You have reached your limit of free articles this month.

Enjoy unlimited access to

Starting at just 99¢ for 8 weeks.


  • ePAPER

You have read of premium articles.

Get unlimited access to all of our breaking news, in-depth coverage and interactive features. Starting at just 99c for 8 weeks.


Welcome to

Your source for Clark and Champaign counties’ hometown news. All readers have free access to a limited number of stories every month.

If you are a News-Sun subscriber, please take a moment to login for unlimited access.

Summer breaks are still on

The traditional summer shutdown for area auto suppliers appears to have as much staying power as baseball and barbecue, even as companies elsewhere say demand is so strong they must keep operating.

Officials for area auto plants and suppliers say they’re sticking with breaks around July 4 that have long allowed workers to update production lines for new models or simply take much-appreciated time off.

James Winship, president of the International Union of Electronic Workers-Communication Workers of America Local 755, which represents some 400 workers at the Moraine DMAX truck engine plant, said employees are working some overtime. Otherwise, they plan their usual summer break, he said.

“We’re steady,” Winship said.

Ed Miller, spokesman for Honda North America Inc., said Honda plants in eastern and central Ohio — which altogether employ more than 13,000 people — will stick to their traditional summer respites, returning to production July 8.

“For us, we do work overtime when we have to,” Miller said. “But taking a week off in the summer is important, too.”

Some automakers say they will keep running all summer. Chrysler has said its Toledo North Jeep plant will keep operating, but it also recently reopened that plant after a changeover to a new Jeep Cherokee. Reports have quoted GM North America President Mark Reuss as saying GM must keep operating.

Regional plants say they’re seeing the same strong demand that others see. Auto sales in May were up 8 percent compared to May 2012. Sales for 2013 are up about 7 percent compared to the same point in 2012.

Winship believes that talk about continued operations is a bit overwrought. He notes that summer shutdowns have often been used to update production lines to accommodate new models.

“Well, I don’t see any big model changes,” he said.

Terry Youngerman, human resources director for Tenneco’s Kettering plant, says his plant is planning to take its usual break — and so is its customer. The plant makes struts and ride suspension parts for GM.

“We only have a small number of folks working over the two weeks,” Youngerman said. “The info we have received from our customer indicates their plants are going to be down or running very little over those two weeks.”

David Cole, emeritus chairman of the Center for Automotive Research in Michigan, said the recent recession forced the big domestic three automakers to cut production capacity of well over two million vehicles a year. Combine that with current strong demand, and assembly plants can’t take time off, he said.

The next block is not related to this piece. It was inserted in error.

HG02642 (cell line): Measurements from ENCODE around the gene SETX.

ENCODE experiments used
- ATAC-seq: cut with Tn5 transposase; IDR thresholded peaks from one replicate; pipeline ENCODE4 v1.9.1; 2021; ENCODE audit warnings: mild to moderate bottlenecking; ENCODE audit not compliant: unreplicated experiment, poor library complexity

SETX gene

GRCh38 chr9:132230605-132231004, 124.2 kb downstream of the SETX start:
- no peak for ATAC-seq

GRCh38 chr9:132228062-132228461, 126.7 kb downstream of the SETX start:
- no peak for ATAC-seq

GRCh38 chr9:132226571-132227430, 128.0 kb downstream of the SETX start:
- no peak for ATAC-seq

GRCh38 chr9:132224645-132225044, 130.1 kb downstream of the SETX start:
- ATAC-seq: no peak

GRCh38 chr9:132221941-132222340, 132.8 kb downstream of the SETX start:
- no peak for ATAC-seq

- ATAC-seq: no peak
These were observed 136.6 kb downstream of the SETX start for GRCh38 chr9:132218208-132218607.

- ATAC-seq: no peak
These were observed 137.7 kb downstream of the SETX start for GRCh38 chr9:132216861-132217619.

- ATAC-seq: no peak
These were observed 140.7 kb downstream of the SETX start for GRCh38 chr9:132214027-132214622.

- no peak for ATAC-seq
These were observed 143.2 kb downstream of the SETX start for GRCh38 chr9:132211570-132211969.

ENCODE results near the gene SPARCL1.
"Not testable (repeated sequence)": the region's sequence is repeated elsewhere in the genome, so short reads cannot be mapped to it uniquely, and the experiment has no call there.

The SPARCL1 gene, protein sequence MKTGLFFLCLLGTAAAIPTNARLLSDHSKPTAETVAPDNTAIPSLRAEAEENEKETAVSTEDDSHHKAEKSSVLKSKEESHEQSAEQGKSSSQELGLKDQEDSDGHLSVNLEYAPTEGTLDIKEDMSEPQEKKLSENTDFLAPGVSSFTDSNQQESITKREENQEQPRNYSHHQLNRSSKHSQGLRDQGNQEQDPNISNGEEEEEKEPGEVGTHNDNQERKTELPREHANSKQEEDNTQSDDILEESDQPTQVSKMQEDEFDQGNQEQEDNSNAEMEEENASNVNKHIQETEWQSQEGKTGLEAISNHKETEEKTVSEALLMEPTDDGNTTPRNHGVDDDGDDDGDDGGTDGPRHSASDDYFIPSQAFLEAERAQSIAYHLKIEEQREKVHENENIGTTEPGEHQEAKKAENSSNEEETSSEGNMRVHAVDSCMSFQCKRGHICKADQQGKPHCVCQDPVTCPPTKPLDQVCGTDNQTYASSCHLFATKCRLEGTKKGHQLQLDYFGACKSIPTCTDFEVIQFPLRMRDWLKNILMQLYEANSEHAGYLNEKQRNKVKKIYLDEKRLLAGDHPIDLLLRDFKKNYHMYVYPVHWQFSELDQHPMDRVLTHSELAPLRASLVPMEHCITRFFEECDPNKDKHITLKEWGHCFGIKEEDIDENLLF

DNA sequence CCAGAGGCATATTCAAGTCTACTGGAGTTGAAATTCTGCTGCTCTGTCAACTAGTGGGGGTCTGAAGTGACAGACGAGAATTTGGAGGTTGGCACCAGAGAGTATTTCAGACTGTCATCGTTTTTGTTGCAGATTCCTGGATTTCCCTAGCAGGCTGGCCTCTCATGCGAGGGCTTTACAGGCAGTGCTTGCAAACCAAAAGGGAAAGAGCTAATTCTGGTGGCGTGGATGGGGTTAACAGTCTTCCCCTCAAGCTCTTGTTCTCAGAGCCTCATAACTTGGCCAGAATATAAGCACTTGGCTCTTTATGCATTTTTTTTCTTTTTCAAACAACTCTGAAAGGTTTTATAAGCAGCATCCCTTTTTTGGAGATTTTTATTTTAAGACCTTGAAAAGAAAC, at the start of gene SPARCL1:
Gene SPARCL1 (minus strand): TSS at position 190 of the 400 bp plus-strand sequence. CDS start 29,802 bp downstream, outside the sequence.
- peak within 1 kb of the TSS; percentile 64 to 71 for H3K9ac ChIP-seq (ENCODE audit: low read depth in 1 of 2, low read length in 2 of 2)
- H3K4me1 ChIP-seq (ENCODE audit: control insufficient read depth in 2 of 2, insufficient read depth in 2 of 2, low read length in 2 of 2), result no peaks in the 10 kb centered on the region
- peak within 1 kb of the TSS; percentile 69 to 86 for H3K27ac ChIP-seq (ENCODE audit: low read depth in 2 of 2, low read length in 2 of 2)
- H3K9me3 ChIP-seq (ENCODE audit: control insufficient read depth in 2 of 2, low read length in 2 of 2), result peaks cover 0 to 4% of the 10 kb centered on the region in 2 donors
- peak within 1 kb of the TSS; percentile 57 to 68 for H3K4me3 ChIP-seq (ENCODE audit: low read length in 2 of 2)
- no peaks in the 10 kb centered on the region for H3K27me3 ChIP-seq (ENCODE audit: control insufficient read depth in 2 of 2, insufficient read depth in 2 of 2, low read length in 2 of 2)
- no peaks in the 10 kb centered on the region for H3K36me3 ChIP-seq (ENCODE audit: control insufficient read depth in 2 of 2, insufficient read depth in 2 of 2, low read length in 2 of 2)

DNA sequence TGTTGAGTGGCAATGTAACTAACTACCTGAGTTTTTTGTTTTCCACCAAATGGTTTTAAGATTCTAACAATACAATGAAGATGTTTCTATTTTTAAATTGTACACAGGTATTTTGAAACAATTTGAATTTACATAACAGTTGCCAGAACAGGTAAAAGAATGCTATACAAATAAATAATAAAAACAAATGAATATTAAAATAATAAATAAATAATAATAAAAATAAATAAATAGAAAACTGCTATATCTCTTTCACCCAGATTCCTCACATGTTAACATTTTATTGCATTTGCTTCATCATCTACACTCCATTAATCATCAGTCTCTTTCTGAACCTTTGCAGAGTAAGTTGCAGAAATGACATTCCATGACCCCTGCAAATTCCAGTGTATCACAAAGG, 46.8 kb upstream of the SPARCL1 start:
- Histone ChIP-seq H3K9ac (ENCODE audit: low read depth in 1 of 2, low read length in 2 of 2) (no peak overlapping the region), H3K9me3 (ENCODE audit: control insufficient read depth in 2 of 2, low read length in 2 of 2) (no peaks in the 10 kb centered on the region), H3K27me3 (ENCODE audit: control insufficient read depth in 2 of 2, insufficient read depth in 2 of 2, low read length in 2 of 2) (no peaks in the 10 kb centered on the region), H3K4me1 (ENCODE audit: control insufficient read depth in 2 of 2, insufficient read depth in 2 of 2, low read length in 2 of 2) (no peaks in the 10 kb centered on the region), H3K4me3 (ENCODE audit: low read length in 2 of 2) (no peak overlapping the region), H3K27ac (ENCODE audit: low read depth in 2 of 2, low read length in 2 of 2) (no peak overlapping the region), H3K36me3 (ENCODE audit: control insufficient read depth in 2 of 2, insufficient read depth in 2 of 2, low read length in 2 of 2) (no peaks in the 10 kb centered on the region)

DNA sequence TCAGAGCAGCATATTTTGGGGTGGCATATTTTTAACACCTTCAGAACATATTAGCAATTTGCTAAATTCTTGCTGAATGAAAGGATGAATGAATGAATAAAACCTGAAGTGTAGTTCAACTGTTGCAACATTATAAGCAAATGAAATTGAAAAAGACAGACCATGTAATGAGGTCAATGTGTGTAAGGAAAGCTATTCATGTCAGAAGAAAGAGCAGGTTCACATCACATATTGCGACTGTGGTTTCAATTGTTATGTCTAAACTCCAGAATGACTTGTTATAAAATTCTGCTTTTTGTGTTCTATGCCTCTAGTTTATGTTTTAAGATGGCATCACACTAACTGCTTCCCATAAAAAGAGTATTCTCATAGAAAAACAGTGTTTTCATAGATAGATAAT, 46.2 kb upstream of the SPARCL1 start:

“They’re stretched,” Cole said.

Parts suppliers may have a different situation, though.

“If they have the inventory to satisfy the customers’s demand, they can take time off,” he said. “It’s really no big deal.”

Reader Comments ...

Next Up in Business

Gmail phishing scam may lead users to give up login info
Gmail phishing scam may lead users to give up login info

A new phishing scam is allowing hackers to gain access to unsuspecting Gmail users' accounts and target their login credentials, according to recent reports. Mark Maunder, CEO of security service Wordfence, described the scam in detail in a blog post, adding that it is also targeting other services beyond Gmail. Tech Times reported that the scam involves...
Millennials spend more on coffee, save less for retirement
Millennials spend more on coffee, save less for retirement

A large number of Millennials spent more on coffee in the past year than they invested in their retirement savings, according to a new study. » RELATED: What makes Millennials tick in the workplace? It may surprise you About 41 percent of the Millennials — ages 18 to 35 — admitted to spending more on coffee than they saved for retirement...
Some worry over impact from health care law repeal
Some worry over impact from health care law repeal

The U.S. House of Representatives on Friday joined the U.S. Senate in passing a budget reconciliation measure that would allow Congress to de-fund key elements of the Affordable Care Act, including tax credit subsidies and federal funding for Medicaid expansion in states like Ohio. While some are rejoicing over the move, replacing President Obama&rsquo...
Will Obamacare repeal leave people in the lurch?
Will Obamacare repeal leave people in the lurch?

As Congress moves forward on a resolution to repeal the Affordable Care Act, experts have warned such a measure could crash the law’s commercial insurance program, jeopardizing coverage for 11.5 million Americans, including more than 230,000 Ohioans. But local industry leaders remain hopeful that congressional Republicans — who are leading...
Holiday retail sales up, but some stores suffering
Holiday retail sales up, but some stores suffering

Retail sales hit about $658 billion for the holiday season, but several chain retailers still announced the closures of hundreds of unprofitable brick-and-mortar stores in January — including several stores locally. “These numbers show that the nation’s slow-but-steady economic recovery is picking up speed and that consumers feel...
More Stories